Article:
The resolution, which I support, is the European Union’s contribution to taking specific measures to put an end to internal conflict in the Philippines, and to reintroduce the principles of the rule of law.
Raül Romeva i Rueda, author. – (ES) Madam President, the case of the Philippines indeed demonstrates that the peacemaking process sometimes requires us not to look in just one direction.
At the moment we are working on many fronts in the Philippines, and all of them need to be approached in a specific way in their context. It is therefore important to understand the multiplicity of responses. There is a humanitarian dimension in the Philippines case, but there is also a clearly political dimension, and they are both fundamental if we want to make progress in the frustrated peace talks. I say they are frustrated because what seemed to be a good way forward this summer was blocked by several incidents, and particularly because the Supreme Court considered that the memorandum of understanding was clearly unconstitutional.
This essentially brought the whole negotiation process to a halt, and it requires a response from the international community, I insist, at two levels.
The first is the humanitarian level. I think it is clear that the situation not just of the 300 000 displaced people but also, basically, of the now countless victims of disappearances, torture and even serial murders needs first to be investigated and then to receive a political response from the government, at the insistence of the international community.
Secondly, however, there is also a need for a political response. Norway has for some time been negotiating and establishing various frameworks to be able to reach agreements to resolve the situation. It is a kind of parallel diplomacy or silent diplomacy; it is not the kind of diplomacy to which we are accustomed, in terms of high-level officials, but it is necessary.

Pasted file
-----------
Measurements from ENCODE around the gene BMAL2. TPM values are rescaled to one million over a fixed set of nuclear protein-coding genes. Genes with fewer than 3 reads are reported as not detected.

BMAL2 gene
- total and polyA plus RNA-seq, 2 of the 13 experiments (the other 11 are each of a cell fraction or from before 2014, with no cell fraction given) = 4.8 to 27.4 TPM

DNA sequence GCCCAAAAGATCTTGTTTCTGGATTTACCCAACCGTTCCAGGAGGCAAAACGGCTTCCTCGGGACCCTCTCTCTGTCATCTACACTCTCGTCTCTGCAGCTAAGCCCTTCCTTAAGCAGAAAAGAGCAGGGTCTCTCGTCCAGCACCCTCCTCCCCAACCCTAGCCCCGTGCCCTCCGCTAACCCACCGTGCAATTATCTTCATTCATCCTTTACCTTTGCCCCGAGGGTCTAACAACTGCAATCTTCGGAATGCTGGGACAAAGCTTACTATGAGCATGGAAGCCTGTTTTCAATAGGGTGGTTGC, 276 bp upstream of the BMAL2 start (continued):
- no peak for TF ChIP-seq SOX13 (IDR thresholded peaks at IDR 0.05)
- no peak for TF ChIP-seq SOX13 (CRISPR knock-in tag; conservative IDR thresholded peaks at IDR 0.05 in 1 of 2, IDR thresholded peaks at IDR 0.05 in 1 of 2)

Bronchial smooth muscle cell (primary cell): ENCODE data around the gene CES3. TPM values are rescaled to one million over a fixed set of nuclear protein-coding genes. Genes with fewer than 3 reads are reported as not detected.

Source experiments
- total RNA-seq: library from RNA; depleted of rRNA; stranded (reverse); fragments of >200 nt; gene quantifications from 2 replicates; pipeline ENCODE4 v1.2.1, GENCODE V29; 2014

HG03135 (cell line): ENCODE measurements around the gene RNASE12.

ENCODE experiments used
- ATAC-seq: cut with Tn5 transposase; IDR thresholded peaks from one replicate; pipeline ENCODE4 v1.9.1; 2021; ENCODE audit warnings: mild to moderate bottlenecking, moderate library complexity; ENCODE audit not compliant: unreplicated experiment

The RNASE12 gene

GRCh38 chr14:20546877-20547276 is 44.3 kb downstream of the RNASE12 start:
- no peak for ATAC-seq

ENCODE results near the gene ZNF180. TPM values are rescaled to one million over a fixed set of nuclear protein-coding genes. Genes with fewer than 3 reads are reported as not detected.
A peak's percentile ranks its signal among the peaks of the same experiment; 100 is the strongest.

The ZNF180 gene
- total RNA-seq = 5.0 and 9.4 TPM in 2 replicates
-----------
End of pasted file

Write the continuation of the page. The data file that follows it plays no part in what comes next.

It is sometimes absolutely essential that there are actors to perform the role that Norway is performing, and I believe the European Union should not only develop this kind of activity, but it should also, basically, support any initiative that might encourage dialogue and help resolve the differences between the various groups currently involved in disputes in the Philippines.
Ewa Tomaszewska, on behalf of the UEN Group. – (PL) Madam President, the conflict between the Government of the Philippines and the Moro Islamic Liberation Front from Mindanao has been going on for decades. It has been accompanied by terrorist attacks, carried out by the Abu Sayyaf organisation, as well as kidnappings and murders. In 2004, as many as 116 people died in an attack on a ferry in Manila Bay. According to the government in Manila, Abu Sayyaf is collaborating with al-Qaida. The kidnappings continue. Peace talks were suspended in August of last year. In the meantime, the separatist conflict has already claimed over 120 000 victims. Human rights are violated on a regular basis. We call on all parties to the conflict to begin negotiations aimed at achieving an agreement on economic, social and political matters. We support all action which intends to achieve a fair and lasting peace.